Pubdate: Wed, 30 Jun 2004
Source: Mayerthorpe Freelancer (CN AB)
Copyright: 2004 The Freelancer
Author: Emile-J. Therien
Referenced: Cannabis in Amsterdam and in San Francisco
Bookmark: (Cannabis - Canada)
Bookmark: (Cannabis and Driving)


Mayerthorpe Freelancer -- Dear Minister:

As you are aware, some Canadians fear that decriminalizing possession
of small amounts of cannabis will lead to a rise in pot-smoking
drivers. Whether or not this will happen is an open question. The fact
is, we already have a serious problem and it must be addressed.

A study entitled The Limited Relevance of Drug Policy: Cannabis in
Amsterdam and in San Francisco appears in the May 2004 issue of the
American Journal of Public Health. Funded by the US National Institute on
Drug Abuse and the Dutch Ministry of Health, it found no evidence that
criminalization either decreases or increases use. The researchers found
strong similarities in patterns of marijuana use in Amsterdam and San
Francisco, despite vastly different national drug policies. They also found
that decriminalization appears to reduce the so-called "gateway effect."

The study casts grave doubt on the idea that criminalization is an
effective deterrent -- or a wise direction for public policy. Yet, in
Canada there is pressure to expand the use of the Criminal Code as a
preventive tool. The premise seems to be that criminal penalties will
act as a deterrent because they are severe. Some advocates may feel
retribution is important (i.e. that offenders must suffer as much as
their victims).

 From a safety standpoint, criminalization is an unwise direction for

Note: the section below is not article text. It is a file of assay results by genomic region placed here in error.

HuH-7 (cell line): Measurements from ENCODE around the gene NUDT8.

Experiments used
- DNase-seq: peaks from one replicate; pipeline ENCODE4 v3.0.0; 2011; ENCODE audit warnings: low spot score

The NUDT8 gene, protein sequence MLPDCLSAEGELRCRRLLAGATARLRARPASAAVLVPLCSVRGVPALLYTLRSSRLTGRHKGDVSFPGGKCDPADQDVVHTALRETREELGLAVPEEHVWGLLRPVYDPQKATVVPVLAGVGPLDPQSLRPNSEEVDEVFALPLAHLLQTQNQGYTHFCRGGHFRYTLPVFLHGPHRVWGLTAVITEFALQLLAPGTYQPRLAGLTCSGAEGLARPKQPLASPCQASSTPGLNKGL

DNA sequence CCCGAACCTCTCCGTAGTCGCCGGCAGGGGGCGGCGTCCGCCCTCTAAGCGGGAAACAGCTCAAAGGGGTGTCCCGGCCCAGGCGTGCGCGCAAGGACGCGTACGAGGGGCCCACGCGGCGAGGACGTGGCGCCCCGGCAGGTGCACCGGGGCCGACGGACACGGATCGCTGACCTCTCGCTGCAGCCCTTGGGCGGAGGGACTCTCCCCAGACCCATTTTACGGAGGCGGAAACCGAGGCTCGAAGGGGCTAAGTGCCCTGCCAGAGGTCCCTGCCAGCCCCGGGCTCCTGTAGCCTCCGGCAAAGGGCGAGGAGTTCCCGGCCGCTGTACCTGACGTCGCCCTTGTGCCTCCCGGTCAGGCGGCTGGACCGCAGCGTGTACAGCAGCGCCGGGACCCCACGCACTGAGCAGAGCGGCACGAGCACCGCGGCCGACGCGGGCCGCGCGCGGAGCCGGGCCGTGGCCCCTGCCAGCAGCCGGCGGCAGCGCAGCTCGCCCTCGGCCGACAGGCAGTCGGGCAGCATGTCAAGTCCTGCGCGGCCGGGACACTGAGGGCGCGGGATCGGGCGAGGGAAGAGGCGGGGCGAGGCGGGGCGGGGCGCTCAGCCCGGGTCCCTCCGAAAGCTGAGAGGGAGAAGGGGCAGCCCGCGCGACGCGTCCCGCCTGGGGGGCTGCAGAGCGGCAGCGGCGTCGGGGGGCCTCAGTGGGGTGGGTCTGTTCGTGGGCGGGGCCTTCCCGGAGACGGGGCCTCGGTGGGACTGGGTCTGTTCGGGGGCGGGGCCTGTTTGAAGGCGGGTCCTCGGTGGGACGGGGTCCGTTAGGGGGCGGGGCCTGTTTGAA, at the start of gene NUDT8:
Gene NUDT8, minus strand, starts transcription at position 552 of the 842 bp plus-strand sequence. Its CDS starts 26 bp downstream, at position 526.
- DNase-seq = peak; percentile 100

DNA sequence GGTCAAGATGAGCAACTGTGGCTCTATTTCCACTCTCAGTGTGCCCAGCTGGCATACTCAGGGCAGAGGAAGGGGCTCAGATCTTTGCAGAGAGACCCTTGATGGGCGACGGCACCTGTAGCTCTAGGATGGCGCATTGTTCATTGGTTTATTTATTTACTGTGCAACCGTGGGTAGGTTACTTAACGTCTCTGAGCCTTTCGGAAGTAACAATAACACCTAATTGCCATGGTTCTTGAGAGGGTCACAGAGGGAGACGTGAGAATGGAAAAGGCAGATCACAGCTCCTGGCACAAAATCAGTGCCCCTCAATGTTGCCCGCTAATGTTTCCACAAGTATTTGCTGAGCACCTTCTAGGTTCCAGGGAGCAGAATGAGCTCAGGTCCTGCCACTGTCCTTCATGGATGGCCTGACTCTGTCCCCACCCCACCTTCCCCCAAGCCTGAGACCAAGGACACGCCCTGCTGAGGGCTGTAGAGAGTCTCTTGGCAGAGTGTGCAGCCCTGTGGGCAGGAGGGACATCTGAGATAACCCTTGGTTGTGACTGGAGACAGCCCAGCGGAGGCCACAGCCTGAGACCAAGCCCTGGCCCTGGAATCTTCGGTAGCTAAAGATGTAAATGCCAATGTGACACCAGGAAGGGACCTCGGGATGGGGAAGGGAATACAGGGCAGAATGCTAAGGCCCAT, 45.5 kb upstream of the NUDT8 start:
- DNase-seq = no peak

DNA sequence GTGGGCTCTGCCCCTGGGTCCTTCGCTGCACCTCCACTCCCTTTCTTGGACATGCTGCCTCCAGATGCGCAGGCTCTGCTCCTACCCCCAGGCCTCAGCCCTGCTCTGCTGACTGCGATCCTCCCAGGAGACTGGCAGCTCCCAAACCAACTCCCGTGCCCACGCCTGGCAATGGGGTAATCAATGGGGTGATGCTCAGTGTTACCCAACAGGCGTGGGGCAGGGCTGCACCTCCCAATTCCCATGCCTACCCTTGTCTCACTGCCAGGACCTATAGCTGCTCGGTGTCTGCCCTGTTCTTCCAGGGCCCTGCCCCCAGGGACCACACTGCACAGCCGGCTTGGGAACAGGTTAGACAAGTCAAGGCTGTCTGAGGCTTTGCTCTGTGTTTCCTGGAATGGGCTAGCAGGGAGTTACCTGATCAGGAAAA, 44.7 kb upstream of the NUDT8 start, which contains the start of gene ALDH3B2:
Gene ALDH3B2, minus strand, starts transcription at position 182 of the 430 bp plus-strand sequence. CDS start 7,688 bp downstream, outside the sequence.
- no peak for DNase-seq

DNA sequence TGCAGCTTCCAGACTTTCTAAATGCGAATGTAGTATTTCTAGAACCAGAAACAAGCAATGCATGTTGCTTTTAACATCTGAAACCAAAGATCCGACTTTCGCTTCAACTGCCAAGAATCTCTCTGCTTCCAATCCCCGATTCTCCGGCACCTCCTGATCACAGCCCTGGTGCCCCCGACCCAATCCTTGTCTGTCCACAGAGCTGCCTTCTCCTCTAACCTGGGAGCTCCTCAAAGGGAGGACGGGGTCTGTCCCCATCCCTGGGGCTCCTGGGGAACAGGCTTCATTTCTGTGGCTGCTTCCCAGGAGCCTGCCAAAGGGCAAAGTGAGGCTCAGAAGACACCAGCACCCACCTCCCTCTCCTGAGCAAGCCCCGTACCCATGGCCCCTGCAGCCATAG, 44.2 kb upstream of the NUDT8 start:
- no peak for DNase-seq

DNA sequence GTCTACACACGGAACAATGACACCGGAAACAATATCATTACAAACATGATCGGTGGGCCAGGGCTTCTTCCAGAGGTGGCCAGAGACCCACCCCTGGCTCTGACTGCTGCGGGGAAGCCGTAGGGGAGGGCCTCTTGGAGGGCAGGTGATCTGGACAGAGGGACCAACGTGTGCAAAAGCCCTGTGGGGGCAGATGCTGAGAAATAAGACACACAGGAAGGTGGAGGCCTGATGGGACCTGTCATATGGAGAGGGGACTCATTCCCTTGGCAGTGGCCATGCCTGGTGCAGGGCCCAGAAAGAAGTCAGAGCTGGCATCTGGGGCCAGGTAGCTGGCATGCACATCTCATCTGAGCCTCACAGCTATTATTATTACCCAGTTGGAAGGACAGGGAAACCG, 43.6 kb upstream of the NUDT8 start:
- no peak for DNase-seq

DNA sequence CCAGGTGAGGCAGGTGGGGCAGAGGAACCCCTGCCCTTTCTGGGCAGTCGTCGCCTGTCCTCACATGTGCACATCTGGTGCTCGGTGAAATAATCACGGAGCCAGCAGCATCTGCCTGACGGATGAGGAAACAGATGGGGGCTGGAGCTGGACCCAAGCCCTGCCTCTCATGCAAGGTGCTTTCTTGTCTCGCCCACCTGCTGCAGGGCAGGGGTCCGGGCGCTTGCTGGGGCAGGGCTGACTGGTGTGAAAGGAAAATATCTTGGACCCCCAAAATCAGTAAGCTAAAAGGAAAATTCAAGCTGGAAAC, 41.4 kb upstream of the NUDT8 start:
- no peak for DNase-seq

public policy. The federal government's decisions not to criminalize
spanking or cell phone use by drivers recognize that there are more
appropriate ways to prevent potentially harmful actions.

Over and over (most recently in the above-cited study), research has
shown that people are less likely to offend when they perceive that
they will be caught. Most chronic offenders -- the ones who cause the
most harm-- do not think about consequences before they act.

This in no way diminishes the need to address the issue of drivers who
are impaired by pot or other substances. However, we suggest that
measures outside the Criminal Code may hold the best potential to
achieve reductions in deaths and injuries. For example, under Highway
Traffic Acts, administrative licence suspensions have proven very
effective with low-BAC drivers, in part because they impose swift and
certain consequences.


Emile-J. Therien

President, Canada Safety Council 
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